Jeannie hails from the lush suburbs of San Diego, where it is just as common to see birds of paradise growing along the freeway as it is to see a gleaming red arrow pointing you to hamburger heaven, otherwise known as In-N-Out. By the time she graduated high school, the comforts of home proved to be too, well, comfortable! And so she left to brave the frigid winters of Pittsburgh, where she studied English literature and professional writing at Carnegie Mellon University. After four years, the masochist in her decided she needed to subject herself to more bad weather, and so she moved to Wheaton, Ill., to study American church history at Wheaton College. There she learned that while cold is bad, cold plus wind is even worse. She returned home, hung up her down parka, and finally entered the working world as an editor at Outreach Magazine and youth pastor at Temecula Calvary Korean Church. After many late deadline nights and trips to Pinkberry with her students, God called her to Sojourners in Washington, D.C. She couldn’t be happier.
These days, Jeannie spends most of her time fiddling with syntax, thinking up new web initiatives, and learning from veteran Sojourners editors. Her idea of a perfect afternoon includes black coffee, a good book, and her magnificent sister.
Posts By This Author
'Reverend Billy' Demands Freedom for the Captives
With his blonde pompadour flying in the cold January sky, activist and performance artist “Reverend Billy” Talen preached through a megaphone outside of the Varick Federal Detention Fac
Elizabeth Warren on Faith and Taking On Wall Street
Elizabeth Warren is more than just the head of Congress’s panel reviewing the bank bailout (officially, the Troubled Asset Relief Program). Along with being a Harvard Law professor, she’s also a plain-spoken and passionate advocate for everyday people who is deeply motivated by her Oklahoma Methodist upbringing, as she described in an interview with Sojourners editor-in-chief Jim Wallis and assistant editor Jeannie Choi this February.
Wallis: Particularly for people of faith and conscience, what’s at stake in the battle over financial regulation that we’re in now?
Warren: Our future is at stake, and the future of our children. The story works this way: We had a boom-and-bust economy from 1794 until 1930. Our young nation would lurch from moments of great prosperity to moments of economic panic. Coming out of the 1930s, our leaders crafted a set of basic rules that put fairness into the marketplace: FDIC insurance that made it safe to put money in banks; Glass-Steagall, that said banks that take deposits cannot go out and speculate with your money; some honesty rules for Wall Street through the SEC. Those rules brought us 50 years of economic security and prosperity.
By the 1980s, some of those were outmoded—but instead of trying to think through what kind of rules we need to create a fair marketplace, we just began to throw the rules out. The credit marketplace became a lawless arena.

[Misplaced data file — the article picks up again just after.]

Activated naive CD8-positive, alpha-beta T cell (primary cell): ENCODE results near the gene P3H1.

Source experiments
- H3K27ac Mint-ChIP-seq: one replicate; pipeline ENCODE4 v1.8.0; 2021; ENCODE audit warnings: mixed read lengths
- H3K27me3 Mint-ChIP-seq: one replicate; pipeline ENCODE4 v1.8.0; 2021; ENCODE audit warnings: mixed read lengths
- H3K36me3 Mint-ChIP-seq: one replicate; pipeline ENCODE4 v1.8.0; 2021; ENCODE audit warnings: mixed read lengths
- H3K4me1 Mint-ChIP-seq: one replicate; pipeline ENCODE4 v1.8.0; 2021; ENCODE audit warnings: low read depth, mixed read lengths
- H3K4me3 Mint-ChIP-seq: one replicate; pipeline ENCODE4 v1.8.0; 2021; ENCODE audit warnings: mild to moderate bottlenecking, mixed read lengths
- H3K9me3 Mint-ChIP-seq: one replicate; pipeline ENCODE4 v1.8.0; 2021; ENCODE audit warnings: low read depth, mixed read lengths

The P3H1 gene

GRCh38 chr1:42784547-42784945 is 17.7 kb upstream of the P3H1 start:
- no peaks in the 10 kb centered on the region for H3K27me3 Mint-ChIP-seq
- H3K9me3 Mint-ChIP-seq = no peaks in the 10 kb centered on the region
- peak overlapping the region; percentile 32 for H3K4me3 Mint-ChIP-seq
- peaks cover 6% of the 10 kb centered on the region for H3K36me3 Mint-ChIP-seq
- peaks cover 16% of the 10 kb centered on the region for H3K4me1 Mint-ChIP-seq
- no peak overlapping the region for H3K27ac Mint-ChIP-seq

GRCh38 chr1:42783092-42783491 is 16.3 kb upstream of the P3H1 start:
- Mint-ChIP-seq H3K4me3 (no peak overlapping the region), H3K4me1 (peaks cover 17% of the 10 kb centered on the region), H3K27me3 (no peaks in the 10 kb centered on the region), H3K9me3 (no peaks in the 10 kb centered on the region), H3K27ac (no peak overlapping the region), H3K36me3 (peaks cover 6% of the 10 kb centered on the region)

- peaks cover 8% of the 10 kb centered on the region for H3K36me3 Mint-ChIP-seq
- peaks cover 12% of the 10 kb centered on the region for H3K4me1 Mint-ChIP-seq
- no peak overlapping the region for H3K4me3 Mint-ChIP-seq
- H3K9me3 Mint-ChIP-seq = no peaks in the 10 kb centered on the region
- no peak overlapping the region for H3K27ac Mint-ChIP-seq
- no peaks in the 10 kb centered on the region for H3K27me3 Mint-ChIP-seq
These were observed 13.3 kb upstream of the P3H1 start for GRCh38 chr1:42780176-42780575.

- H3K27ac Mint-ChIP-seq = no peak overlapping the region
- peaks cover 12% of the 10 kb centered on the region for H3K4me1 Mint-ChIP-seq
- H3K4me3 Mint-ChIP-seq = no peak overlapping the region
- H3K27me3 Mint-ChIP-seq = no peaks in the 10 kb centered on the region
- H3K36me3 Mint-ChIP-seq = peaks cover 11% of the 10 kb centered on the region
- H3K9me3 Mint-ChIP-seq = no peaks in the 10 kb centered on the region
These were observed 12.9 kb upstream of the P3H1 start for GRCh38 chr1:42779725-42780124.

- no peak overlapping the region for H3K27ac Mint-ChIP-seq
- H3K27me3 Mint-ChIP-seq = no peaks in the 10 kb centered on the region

Five Questions for Rev. Ken Fong
Bio: Senior pastor, Evergreen Baptist Church of Los Angeles.
Web site: www.ebcla.org
Calling for Debt Relief
In the wake of Haiti’s devastating Jan. 12 earthquake, a coalition of faith-based and secular humanitarian organizations called world leaders to grant international debt relief to Haiti.
Predator Drones on Our Borders
You cannot hear them. You cannot see them. But Predator drones—pilotless aircraft typically used in combat in Afghanistan and Pakistan—are flying in U.S.
According to a review of 160 socially responsible mutual funds, 72.6 percent of socially responsible large-cap funds outperformed their S&P 500 competitors in 2009.
The Police Motorcade: A Sign of Change
What Does the Civil Rights Movement Have to Do With Me?
Two days after his inauguration, President Obama signed orders to end the CIA’s use of torture as an interrogation tool and to close the notorious Guantánamo Bay detention center withi
The State of Journalism
“The problem facing American journalism is not fundamentally an audience problem or a credibility problem,” according to the Pew Project for Excellence in Journalism.
A Reading and Interview from Mary Anne Reese
Listen to this reading and an interview with poet Mary Anne Reese.
Video: David Bazan's Reasonable Doubt
Meditations on Disbelief
David Bazan on how he became an agnostic -- and lived to sing about it.
Poet Audio Recording and Interview
with Richard Hoffman
Video Interview with David Bazan
Since 1994, David Bazan has put sharp questions about faith, justice, and his Pentecostal-evangelical upbringing front and center in his songs.
The School of Second Chances
In an innovative move, Wesleyan University in Middletown, Connecticut, recently began a two-year pilot project offering college-level courses to convicted felons serving time at the high-security C
Paint Your Faith
A Toronto church wall speaks to the vibrancy of faith, thanks to the work of four aerosol artists.
Interpreting the Language of God
Geneticist Francis Collins -- new director of the National Institutes of Health -- talks about faith, science, and the spiritual practices that sustain him.
Audio Interview with Francis S. Collins
While some U.S. households are cutting out entertainment to make ends meet during the economic recession, others are going hungry. In 2008, the U.S.